It was incredibly energetic to watch. Then the ladies all performed some routines as well – a beautiful mixture of elegant arm movements and swirling skirts.

Ladies dancing at the sangeet

After the formal programme – lots more singing and dancing (!) – we all got up to dance in front of the stage with the whole wedding party. Pretty soon this was one big undulating mass of people moving in time to the music. Quite an amazing spectacle and I felt really English, with my inability to do some of the same moves in the same way as the impossibly elegant Indian ladies!

Dancing at the sangeet – sorry for the slight blurriness, everyone was dancing!

Then people started getting onto the stage and dancing. Aunties pulled Will & I up there to join in. But before too long we were all being asked to leave the stage as they were worried it was going to collapse! I guess several hundred people dancing will do that! So we carried on dancing on the grass, until my poor little feet were too tired to do any more and we joined other guests back on the coach to the hotel.

The bride – Catherine – in the midst of all the dancing

The next day, we slept in late, before having a short walk up the road from the hotel, in search of an ATM and water. We didn’t have much luck on either front but we did get to see lots of market stalls, motorbike repair shops and kids playing cricket. Back at the hotel we donned our Indian outfits (we’d worn more ‘Western’ outfits to the sangeet so we could dance more easily) and got into a tuk-tuk to take us to the wedding venue. Speeding through the Ahmedabad streets with my sari on, I felt impossibly glamorous!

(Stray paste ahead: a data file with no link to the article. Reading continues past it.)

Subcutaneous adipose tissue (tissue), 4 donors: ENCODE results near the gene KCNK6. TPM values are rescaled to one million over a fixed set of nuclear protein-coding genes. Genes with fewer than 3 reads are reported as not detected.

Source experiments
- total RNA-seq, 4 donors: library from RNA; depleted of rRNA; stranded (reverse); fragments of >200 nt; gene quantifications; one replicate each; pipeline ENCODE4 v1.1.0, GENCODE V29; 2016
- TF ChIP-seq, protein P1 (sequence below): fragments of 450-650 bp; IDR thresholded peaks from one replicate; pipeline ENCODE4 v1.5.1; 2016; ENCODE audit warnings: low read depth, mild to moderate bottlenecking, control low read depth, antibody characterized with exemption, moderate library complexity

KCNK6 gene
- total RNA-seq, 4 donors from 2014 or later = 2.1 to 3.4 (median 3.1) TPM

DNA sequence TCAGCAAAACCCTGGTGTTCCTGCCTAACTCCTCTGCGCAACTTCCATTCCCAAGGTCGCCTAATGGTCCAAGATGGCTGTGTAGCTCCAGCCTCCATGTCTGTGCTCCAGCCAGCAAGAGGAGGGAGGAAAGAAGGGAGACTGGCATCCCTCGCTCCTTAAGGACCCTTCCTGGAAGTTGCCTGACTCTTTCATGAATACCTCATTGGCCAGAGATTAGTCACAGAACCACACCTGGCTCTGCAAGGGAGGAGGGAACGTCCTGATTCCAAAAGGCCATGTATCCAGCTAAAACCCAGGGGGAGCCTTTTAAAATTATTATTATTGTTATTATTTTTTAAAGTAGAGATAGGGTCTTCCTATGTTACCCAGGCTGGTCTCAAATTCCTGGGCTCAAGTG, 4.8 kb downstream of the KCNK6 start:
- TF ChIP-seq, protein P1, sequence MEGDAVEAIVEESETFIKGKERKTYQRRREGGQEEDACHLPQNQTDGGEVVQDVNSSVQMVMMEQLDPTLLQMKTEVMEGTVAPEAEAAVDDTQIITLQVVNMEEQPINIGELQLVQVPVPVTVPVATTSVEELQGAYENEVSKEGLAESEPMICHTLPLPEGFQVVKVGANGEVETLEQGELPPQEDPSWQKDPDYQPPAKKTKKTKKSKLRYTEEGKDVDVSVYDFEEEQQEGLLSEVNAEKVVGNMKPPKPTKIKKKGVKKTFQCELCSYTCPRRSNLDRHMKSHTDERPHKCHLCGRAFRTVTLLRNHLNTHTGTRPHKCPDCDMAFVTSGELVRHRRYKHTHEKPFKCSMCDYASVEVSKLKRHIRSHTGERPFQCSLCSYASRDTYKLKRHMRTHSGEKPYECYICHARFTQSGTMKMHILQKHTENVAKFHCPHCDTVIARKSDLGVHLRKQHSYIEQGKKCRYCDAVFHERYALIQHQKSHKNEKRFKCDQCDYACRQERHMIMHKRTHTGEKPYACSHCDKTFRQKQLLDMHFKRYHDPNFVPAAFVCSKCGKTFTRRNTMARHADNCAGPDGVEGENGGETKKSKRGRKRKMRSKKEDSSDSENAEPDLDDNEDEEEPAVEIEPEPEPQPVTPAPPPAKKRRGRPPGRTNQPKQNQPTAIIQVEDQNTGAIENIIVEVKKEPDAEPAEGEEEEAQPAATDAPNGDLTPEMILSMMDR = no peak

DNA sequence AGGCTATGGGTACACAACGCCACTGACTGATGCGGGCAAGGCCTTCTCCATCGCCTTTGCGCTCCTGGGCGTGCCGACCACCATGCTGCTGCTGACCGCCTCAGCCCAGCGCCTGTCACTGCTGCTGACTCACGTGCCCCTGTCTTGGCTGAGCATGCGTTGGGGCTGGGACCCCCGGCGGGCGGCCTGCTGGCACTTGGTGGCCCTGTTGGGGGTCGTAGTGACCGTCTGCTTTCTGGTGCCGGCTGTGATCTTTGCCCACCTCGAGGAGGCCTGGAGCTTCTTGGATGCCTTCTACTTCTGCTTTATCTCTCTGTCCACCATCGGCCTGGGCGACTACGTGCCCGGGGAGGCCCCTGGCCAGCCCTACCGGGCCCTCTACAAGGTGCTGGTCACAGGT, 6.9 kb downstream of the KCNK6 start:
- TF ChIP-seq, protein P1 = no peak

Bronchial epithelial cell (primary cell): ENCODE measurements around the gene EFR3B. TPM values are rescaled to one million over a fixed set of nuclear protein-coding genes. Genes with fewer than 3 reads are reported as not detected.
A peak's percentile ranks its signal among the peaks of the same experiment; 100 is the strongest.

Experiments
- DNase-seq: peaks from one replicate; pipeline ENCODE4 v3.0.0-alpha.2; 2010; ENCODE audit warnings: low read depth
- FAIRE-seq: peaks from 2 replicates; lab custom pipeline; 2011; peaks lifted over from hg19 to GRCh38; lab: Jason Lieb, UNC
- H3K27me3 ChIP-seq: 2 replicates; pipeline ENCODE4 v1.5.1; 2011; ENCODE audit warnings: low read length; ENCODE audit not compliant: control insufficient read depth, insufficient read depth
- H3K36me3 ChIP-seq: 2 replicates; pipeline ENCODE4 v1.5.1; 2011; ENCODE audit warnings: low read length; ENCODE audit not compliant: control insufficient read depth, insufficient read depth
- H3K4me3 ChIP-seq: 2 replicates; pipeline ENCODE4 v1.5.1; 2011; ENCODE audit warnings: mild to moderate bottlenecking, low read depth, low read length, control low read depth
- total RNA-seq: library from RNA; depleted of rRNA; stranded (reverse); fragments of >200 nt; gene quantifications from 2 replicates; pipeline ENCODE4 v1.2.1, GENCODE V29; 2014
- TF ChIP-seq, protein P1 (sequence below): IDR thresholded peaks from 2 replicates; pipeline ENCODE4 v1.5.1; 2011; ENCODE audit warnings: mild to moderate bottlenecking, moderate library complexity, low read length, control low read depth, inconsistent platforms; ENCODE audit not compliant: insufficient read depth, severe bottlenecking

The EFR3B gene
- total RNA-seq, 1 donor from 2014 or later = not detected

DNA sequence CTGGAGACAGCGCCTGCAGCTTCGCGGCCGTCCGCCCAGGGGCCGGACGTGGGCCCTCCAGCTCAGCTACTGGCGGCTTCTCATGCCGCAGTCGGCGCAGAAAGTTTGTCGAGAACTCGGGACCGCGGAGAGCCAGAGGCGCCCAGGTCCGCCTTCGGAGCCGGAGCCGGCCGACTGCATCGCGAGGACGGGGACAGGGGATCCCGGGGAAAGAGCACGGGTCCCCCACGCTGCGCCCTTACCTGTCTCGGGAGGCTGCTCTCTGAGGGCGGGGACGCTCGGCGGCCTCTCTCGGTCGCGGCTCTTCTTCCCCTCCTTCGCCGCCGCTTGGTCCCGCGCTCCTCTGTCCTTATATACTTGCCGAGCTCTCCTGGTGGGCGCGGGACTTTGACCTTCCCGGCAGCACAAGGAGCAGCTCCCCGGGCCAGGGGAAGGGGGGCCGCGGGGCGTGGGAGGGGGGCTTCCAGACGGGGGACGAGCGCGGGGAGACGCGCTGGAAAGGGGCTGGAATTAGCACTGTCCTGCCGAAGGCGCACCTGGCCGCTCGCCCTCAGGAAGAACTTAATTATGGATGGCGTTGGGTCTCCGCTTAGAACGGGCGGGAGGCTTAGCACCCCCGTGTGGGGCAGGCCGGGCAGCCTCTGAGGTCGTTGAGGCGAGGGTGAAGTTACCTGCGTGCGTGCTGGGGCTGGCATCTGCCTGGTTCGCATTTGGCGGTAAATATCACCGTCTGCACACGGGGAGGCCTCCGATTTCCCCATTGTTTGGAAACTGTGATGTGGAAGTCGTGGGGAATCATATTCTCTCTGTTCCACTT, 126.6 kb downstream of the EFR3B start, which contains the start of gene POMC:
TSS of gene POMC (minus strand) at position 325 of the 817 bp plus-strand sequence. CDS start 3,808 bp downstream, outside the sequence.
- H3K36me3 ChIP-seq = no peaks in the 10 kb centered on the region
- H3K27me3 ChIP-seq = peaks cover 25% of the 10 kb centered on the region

In all our Indian finery

We arrived at the wedding venue and met up with some of the other guests. As we were waiting, the bride arrived. She had to wait with her family whilst we all took part in the groom’s procession.

Catherine arrives at the wedding venue

There was a band lounging around in the shade who seemed pleased to see us and kept waving over! The guys got taken off to have turbans made for them. After that we had time for a few quick photos before exciting news that an elephant had arrived! We’d been hearing rumours about this, but it was still unexpected. We all trundled out into the street to find a big group of family waiting and there was indeed an elephant!

The arrival of the elephant

Vik, the groom, soon arrived in a car covered in flowers. The band started playing – lots of trumpets and drums – creating an infectious beat. It was time for Vik to climb aboard the elephant.

Vik getting ready to climb onto the elephant

All aboard!

Will kept commenting that it reminded him of something out of Aladdin – the bit where Aladdin arrives amidst great ceremony to meet Princess Jasmine! I think it was the little parasol…